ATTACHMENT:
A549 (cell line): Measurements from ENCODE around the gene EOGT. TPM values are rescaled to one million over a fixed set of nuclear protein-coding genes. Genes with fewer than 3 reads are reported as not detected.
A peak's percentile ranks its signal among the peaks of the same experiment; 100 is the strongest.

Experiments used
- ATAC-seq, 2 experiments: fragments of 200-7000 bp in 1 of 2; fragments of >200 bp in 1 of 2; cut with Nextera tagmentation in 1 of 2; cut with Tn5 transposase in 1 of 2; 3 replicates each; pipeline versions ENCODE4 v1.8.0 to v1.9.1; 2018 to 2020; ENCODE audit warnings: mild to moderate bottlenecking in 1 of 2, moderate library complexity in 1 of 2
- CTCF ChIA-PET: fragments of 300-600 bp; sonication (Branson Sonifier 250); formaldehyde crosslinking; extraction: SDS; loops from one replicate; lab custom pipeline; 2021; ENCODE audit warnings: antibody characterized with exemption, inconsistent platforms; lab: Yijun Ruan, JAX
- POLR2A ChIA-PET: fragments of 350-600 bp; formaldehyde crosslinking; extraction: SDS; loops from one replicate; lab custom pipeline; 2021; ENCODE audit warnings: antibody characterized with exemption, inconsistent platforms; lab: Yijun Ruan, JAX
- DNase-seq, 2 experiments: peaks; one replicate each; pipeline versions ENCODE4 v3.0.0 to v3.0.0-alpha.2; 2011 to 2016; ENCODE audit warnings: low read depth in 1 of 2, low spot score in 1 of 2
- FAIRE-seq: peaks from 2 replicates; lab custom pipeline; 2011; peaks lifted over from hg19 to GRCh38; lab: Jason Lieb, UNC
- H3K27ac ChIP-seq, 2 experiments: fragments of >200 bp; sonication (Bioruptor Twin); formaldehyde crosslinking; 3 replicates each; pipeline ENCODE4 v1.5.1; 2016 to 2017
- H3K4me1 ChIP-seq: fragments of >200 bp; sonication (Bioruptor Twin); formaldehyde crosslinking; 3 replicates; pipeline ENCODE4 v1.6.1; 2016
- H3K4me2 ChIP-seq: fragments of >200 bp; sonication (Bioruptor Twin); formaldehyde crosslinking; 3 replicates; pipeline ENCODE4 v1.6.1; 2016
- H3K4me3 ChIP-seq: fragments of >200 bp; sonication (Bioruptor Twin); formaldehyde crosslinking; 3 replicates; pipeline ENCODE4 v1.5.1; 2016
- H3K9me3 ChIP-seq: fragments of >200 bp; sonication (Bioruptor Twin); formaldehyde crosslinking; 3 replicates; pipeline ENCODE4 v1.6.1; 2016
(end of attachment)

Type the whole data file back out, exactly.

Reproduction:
A549 (cell line): Measurements from ENCODE around the gene EOGT. TPM values are rescaled to one million over a fixed set of nuclear protein-coding genes. Genes with fewer than 3 reads are reported as not detected.
A peak's percentile ranks its signal among the peaks of the same experiment; 100 is the strongest.

Experiments used
- ATAC-seq, 2 experiments: fragments of 200-7000 bp in 1 of 2; fragments of >200 bp in 1 of 2; cut with Nextera tagmentation in 1 of 2; cut with Tn5 transposase in 1 of 2; 3 replicates each; pipeline versions ENCODE4 v1.8.0 to v1.9.1; 2018 to 2020; ENCODE audit warnings: mild to moderate bottlenecking in 1 of 2, moderate library complexity in 1 of 2
- CTCF ChIA-PET: fragments of 300-600 bp; sonication (Branson Sonifier 250); formaldehyde crosslinking; extraction: SDS; loops from one replicate; lab custom pipeline; 2021; ENCODE audit warnings: antibody characterized with exemption, inconsistent platforms; lab: Yijun Ruan, JAX
- POLR2A ChIA-PET: fragments of 350-600 bp; formaldehyde crosslinking; extraction: SDS; loops from one replicate; lab custom pipeline; 2021; ENCODE audit warnings: antibody characterized with exemption, inconsistent platforms; lab: Yijun Ruan, JAX
- DNase-seq, 2 experiments: peaks; one replicate each; pipeline versions ENCODE4 v3.0.0 to v3.0.0-alpha.2; 2011 to 2016; ENCODE audit warnings: low read depth in 1 of 2, low spot score in 1 of 2
- FAIRE-seq: peaks from 2 replicates; lab custom pipeline; 2011; peaks lifted over from hg19 to GRCh38; lab: Jason Lieb, UNC
- H3K27ac ChIP-seq, 2 experiments: fragments of >200 bp; sonication (Bioruptor Twin); formaldehyde crosslinking; 3 replicates each; pipeline ENCODE4 v1.5.1; 2016 to 2017
- H3K4me1 ChIP-seq: fragments of >200 bp; sonication (Bioruptor Twin); formaldehyde crosslinking; 3 replicates; pipeline ENCODE4 v1.6.1; 2016
- H3K4me2 ChIP-seq: fragments of >200 bp; sonication (Bioruptor Twin); formaldehyde crosslinking; 3 replicates; pipeline ENCODE4 v1.6.1; 2016
- H3K4me3 ChIP-seq: fragments of >200 bp; sonication (Bioruptor Twin); formaldehyde crosslinking; 3 replicates; pipeline ENCODE4 v1.5.1; 2016
- H3K9me3 ChIP-seq: fragments of >200 bp; sonication (Bioruptor Twin); formaldehyde crosslinking; 3 replicates; pipeline ENCODE4 v1.6.1; 2016